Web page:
The Summit for a New Global Financing Pact, held in Paris, France, concluded without producing transformative solutions, but it did succeed in kickstarting an important conversation about the financial crises related to climate change and development. This summit, spearheaded by President Emmanuel Macron of France, brought together leaders from both developing and European nations to address the pressing issues faced by poor and vulnerable countries dealing with a combination of interconnected crises.
According to Sunita Narain, director general of the Centre for Science and Environment (CSE), the summit failed to generate groundbreaking solutions but managed to ignite momentum in addressing the climate and development financing crisis. Narain emphasized the urgency of the situation, stating, “Today, the most vulnerable countries, which also need funding for climate mitigation, have a crushingly high debt burden. We can no longer talk about small changes or short-changing the poor. We need answers, and we need them fast.”
Avantika Goswami, the climate change program manager at CSE, attended the summit in person and shared her insights. Goswami acknowledged that the summit’s duration of just a day and a half was not sufficient to solve the complex problems faced by the Global South. However, she highlighted the significance of the summit, which shed light on the magnitude of the crises, the clear demands from developing nations, and the proposed courses of action advocated by developed nations.
Leaders from the Global South who attended the summit expressed their countries’ predicaments and expectations. Ethiopian Prime Minister Abiy Ahmed drew attention to African countries’ unprecedented funding constraints, with public and private debt reaching alarming levels, commodity inflation skyrocketing, and daily meals becoming a major concern for many Africans. Barbados Prime Minister Mia Mottley rallied for fair treatment, emphasizing that developing nations are sinking under the weight of debt and deserve similar support to that provided to countries in the aftermath of World War I and World War II.
The demands of Global South governments revolve around financial system reforms and include increased concessional and grant financing, debt reduction, and debt cancellations for least-developed countries. The Just Energy Transition Partnerships (JETP) were also discussed, with the recognition that each country’s circumstances, the needs of workers and communities, and development goals should be considered to address poverty and unemployment effectively.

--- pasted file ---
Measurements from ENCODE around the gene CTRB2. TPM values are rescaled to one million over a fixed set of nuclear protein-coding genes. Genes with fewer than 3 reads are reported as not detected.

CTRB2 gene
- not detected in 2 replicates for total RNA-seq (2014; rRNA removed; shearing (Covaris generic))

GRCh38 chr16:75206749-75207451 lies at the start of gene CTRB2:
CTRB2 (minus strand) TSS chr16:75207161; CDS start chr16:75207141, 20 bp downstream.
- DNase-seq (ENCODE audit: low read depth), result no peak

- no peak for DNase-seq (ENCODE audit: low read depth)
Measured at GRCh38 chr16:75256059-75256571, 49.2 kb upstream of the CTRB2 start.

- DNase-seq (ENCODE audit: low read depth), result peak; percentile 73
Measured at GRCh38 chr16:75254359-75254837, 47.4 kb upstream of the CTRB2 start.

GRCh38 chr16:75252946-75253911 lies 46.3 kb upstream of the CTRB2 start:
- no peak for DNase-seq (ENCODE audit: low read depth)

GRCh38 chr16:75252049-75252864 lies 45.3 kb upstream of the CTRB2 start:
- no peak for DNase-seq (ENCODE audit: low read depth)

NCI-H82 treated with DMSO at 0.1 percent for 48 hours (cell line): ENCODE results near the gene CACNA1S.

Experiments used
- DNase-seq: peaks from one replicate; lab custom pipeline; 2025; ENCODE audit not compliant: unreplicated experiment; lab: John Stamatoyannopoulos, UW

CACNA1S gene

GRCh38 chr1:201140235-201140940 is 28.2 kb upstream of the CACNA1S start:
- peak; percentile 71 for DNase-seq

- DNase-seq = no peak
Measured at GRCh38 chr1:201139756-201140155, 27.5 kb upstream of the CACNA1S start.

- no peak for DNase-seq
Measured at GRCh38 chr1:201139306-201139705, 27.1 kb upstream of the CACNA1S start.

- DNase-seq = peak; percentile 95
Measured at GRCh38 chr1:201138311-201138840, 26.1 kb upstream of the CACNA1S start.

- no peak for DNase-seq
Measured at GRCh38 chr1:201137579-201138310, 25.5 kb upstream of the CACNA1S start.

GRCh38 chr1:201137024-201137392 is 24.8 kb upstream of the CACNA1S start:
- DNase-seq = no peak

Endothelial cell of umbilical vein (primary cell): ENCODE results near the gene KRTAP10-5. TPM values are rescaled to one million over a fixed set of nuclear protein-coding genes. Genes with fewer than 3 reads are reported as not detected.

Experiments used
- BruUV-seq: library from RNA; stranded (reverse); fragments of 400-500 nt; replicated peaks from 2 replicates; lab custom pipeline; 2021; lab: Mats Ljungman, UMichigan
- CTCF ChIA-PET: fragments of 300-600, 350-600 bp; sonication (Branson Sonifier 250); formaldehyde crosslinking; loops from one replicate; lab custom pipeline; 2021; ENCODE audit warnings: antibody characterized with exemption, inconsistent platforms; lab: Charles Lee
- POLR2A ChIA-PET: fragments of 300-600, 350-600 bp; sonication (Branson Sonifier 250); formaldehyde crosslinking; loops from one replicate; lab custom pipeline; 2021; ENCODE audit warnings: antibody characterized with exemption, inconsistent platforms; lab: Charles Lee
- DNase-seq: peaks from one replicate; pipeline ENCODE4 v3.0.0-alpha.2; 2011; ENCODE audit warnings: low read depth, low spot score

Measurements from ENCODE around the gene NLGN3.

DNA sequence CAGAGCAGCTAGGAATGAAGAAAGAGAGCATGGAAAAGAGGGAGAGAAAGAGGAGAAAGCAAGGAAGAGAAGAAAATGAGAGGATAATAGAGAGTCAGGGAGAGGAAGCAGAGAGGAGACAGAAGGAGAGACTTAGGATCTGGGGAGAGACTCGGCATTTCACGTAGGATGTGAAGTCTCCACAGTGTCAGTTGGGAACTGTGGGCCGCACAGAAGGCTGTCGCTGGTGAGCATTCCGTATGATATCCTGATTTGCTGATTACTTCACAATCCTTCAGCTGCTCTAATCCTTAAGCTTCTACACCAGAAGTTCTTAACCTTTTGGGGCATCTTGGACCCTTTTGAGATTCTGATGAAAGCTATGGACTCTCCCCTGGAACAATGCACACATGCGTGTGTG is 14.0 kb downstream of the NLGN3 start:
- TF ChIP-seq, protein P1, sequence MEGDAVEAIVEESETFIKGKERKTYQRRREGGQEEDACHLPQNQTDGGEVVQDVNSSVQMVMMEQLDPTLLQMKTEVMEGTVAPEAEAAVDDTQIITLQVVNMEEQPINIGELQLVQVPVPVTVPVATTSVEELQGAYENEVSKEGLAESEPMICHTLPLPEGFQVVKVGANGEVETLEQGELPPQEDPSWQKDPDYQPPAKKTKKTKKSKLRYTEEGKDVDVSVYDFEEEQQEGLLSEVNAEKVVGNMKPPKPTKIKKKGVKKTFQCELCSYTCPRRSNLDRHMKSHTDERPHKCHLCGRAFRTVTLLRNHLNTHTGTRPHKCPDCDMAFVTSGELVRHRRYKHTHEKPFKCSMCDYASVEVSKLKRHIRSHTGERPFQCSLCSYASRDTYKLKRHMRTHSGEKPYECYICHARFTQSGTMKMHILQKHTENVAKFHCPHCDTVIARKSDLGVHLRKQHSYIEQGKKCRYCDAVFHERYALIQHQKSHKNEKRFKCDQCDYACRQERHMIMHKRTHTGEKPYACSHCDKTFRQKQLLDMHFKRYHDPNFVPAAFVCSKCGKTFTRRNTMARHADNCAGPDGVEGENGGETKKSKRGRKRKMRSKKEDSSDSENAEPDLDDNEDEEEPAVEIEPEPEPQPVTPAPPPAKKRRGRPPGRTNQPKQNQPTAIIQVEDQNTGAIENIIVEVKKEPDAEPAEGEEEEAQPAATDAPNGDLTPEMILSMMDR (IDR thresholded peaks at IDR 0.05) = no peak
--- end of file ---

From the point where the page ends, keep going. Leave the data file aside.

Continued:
At the summit, several announcements were made, but not all received unanimous agreement. The Multilateral Development Banks (MDBs) were a central topic of discussion for financial system reforms, with calls for expanded resources to address transboundary challenges and climate issues. The World Bank introduced disaster clauses for debt deals, allowing debt payments to be suspended in the event of extreme weather events. Additionally, the World Bank unveiled a Private Sector Investment Lab focused on renewable energy and energy infrastructure.
The International Monetary Fund (IMF) announced the fulfillment of its commitment to allocate US $100 billion in Special Drawing Rights (SDRs) for vulnerable nations. The recycling of SDRs from central banks of rich nations to poor countries or MDBs for concessional finance expansion was proposed.
A Euro 2.5 billion Just Energy Transition Partnership deal was announced for Senegal, aiming to increase the share of renewable energy in the country’s electricity mix to 40% by 2030. Calls were made for polluter taxes, including a tax on shipping emissions, and support grew for a financial transactions tax. Colombia and Kenya proposed a Global Expert Review on Debt, Nature, and Climate to assess the impact of debt on countries’ capacity to address climate change and preserve nature. The EU called for increased coverage of global emissions with carbon pricing mechanisms and the allocation of a proportion of revenues to climate finance.
Furthermore, it was suggested that the long-delayed goal of US $100 billion in climate finance would be achieved this year. However, Narain emphasized the need for structural discussions to address the inequities that prevent countries in the Global South from affording the costs of adaptation and mitigation.
Goswami summed up the outcomes of the Paris Summit, expressing disappointment in the lack of response from developed countries to the demands of the developing world. She criticized the offering of false solutions, inadequate debt relief efforts, and attempts to shift responsibility onto the private sector.
The Paris Summit may not have yielded immediate transformational solutions, but it undeniably sparked a crucial conversation that must not be lost. The financial crises faced by the Global South require swift action, collaboration, and a genuine commitment from developed nations to address the pressing challenges of climate change and development financing.


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